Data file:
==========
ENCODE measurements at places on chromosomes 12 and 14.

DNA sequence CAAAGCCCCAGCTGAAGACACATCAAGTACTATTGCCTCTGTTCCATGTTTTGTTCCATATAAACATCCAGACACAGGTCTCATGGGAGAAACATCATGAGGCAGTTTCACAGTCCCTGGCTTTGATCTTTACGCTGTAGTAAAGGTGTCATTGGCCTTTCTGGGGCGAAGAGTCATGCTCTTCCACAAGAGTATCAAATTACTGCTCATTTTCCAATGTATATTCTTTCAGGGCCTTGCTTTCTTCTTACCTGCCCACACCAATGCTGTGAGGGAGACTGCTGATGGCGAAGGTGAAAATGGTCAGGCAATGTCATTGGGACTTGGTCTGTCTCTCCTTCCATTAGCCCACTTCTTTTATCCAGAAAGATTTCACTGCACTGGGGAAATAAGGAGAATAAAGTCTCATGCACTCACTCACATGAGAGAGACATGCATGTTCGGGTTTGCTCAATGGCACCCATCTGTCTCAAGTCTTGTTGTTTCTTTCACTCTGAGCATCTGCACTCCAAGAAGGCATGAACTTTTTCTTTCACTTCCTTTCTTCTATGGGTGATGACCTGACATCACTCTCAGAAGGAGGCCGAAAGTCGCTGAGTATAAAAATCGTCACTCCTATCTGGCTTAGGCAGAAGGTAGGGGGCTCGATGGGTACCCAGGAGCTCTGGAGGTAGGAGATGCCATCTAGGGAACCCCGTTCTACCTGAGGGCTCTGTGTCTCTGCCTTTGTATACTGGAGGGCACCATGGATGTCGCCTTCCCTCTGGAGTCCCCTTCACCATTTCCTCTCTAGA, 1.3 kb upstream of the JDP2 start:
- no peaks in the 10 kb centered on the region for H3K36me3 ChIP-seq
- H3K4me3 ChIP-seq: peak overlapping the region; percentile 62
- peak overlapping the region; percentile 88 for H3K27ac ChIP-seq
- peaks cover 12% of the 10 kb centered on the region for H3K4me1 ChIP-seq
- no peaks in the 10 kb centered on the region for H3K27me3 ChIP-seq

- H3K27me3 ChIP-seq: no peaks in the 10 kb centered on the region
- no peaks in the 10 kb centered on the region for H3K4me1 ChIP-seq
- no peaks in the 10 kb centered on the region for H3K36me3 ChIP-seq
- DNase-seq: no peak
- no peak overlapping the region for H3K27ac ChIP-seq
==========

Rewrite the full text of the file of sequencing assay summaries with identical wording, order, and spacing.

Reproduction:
ENCODE measurements at places on chromosomes 12 and 14.

DNA sequence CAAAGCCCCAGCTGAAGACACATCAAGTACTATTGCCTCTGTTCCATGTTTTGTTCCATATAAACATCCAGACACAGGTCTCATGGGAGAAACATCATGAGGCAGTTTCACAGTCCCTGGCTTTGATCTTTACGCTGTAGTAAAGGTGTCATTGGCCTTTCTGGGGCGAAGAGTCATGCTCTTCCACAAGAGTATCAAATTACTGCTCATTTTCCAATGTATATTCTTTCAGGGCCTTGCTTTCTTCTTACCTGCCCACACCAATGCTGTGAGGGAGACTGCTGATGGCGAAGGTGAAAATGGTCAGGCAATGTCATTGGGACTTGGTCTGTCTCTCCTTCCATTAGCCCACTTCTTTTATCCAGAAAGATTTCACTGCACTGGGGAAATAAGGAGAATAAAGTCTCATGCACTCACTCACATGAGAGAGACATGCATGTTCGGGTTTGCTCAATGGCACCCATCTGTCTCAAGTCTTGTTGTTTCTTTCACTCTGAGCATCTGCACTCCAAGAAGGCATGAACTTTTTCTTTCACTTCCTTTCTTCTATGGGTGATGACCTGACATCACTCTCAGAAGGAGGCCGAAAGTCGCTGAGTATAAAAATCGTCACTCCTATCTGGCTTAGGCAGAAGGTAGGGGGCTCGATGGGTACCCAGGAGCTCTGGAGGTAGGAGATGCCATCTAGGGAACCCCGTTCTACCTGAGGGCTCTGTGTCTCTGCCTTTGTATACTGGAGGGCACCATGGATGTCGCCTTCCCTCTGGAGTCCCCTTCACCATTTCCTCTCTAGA, 1.3 kb upstream of the JDP2 start:
- no peaks in the 10 kb centered on the region for H3K36me3 ChIP-seq
- H3K4me3 ChIP-seq: peak overlapping the region; percentile 62
- peak overlapping the region; percentile 88 for H3K27ac ChIP-seq
- peaks cover 12% of the 10 kb centered on the region for H3K4me1 ChIP-seq
- no peaks in the 10 kb centered on the region for H3K27me3 ChIP-seq

- H3K27me3 ChIP-seq: no peaks in the 10 kb centered on the region
- no peaks in the 10 kb centered on the region for H3K4me1 ChIP-seq
- no peaks in the 10 kb centered on the region for H3K36me3 ChIP-seq
- DNase-seq: no peak
- no peak overlapping the region for H3K27ac ChIP-seq